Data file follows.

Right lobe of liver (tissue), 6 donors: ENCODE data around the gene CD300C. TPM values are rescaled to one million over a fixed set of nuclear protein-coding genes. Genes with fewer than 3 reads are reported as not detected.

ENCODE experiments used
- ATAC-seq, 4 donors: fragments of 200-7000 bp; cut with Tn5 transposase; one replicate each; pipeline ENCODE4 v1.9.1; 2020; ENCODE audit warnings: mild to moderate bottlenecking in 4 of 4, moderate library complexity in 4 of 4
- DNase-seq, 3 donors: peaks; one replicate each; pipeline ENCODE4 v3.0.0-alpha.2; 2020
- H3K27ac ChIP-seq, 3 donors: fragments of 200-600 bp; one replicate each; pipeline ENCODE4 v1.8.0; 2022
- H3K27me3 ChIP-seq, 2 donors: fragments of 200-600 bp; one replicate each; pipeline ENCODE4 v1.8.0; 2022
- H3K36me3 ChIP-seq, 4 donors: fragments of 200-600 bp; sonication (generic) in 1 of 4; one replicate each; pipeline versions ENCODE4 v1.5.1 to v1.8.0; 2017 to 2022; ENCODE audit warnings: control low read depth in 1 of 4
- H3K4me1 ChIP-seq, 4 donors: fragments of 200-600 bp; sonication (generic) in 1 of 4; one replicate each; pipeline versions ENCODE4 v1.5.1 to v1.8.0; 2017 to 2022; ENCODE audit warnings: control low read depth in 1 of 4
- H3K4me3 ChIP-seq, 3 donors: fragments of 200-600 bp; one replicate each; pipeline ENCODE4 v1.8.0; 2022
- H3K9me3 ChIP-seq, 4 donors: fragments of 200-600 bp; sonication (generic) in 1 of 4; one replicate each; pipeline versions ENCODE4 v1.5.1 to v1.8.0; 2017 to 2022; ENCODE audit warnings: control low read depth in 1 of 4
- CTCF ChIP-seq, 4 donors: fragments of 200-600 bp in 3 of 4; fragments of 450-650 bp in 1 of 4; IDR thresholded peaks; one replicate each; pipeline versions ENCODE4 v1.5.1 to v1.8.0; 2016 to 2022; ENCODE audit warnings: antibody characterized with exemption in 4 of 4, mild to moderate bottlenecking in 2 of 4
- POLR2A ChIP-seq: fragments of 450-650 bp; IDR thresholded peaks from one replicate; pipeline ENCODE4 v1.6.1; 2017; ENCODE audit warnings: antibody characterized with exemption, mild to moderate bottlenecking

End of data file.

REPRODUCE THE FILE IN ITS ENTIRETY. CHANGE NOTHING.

Right lobe of liver (tissue), 6 donors: ENCODE data around the gene CD300C. TPM values are rescaled to one million over a fixed set of nuclear protein-coding genes. Genes with fewer than 3 reads are reported as not detected.

ENCODE experiments used
- ATAC-seq, 4 donors: fragments of 200-7000 bp; cut with Tn5 transposase; one replicate each; pipeline ENCODE4 v1.9.1; 2020; ENCODE audit warnings: mild to moderate bottlenecking in 4 of 4, moderate library complexity in 4 of 4
- DNase-seq, 3 donors: peaks; one replicate each; pipeline ENCODE4 v3.0.0-alpha.2; 2020
- H3K27ac ChIP-seq, 3 donors: fragments of 200-600 bp; one replicate each; pipeline ENCODE4 v1.8.0; 2022
- H3K27me3 ChIP-seq, 2 donors: fragments of 200-600 bp; one replicate each; pipeline ENCODE4 v1.8.0; 2022
- H3K36me3 ChIP-seq, 4 donors: fragments of 200-600 bp; sonication (generic) in 1 of 4; one replicate each; pipeline versions ENCODE4 v1.5.1 to v1.8.0; 2017 to 2022; ENCODE audit warnings: control low read depth in 1 of 4
- H3K4me1 ChIP-seq, 4 donors: fragments of 200-600 bp; sonication (generic) in 1 of 4; one replicate each; pipeline versions ENCODE4 v1.5.1 to v1.8.0; 2017 to 2022; ENCODE audit warnings: control low read depth in 1 of 4
- H3K4me3 ChIP-seq, 3 donors: fragments of 200-600 bp; one replicate each; pipeline ENCODE4 v1.8.0; 2022
- H3K9me3 ChIP-seq, 4 donors: fragments of 200-600 bp; sonication (generic) in 1 of 4; one replicate each; pipeline versions ENCODE4 v1.5.1 to v1.8.0; 2017 to 2022; ENCODE audit warnings: control low read depth in 1 of 4
- CTCF ChIP-seq, 4 donors: fragments of 200-600 bp in 3 of 4; fragments of 450-650 bp in 1 of 4; IDR thresholded peaks; one replicate each; pipeline versions ENCODE4 v1.5.1 to v1.8.0; 2016 to 2022; ENCODE audit warnings: antibody characterized with exemption in 4 of 4, mild to moderate bottlenecking in 2 of 4
- POLR2A ChIP-seq: fragments of 450-650 bp; IDR thresholded peaks from one replicate; pipeline ENCODE4 v1.6.1; 2017; ENCODE audit warnings: antibody characterized with exemption, mild to moderate bottlenecking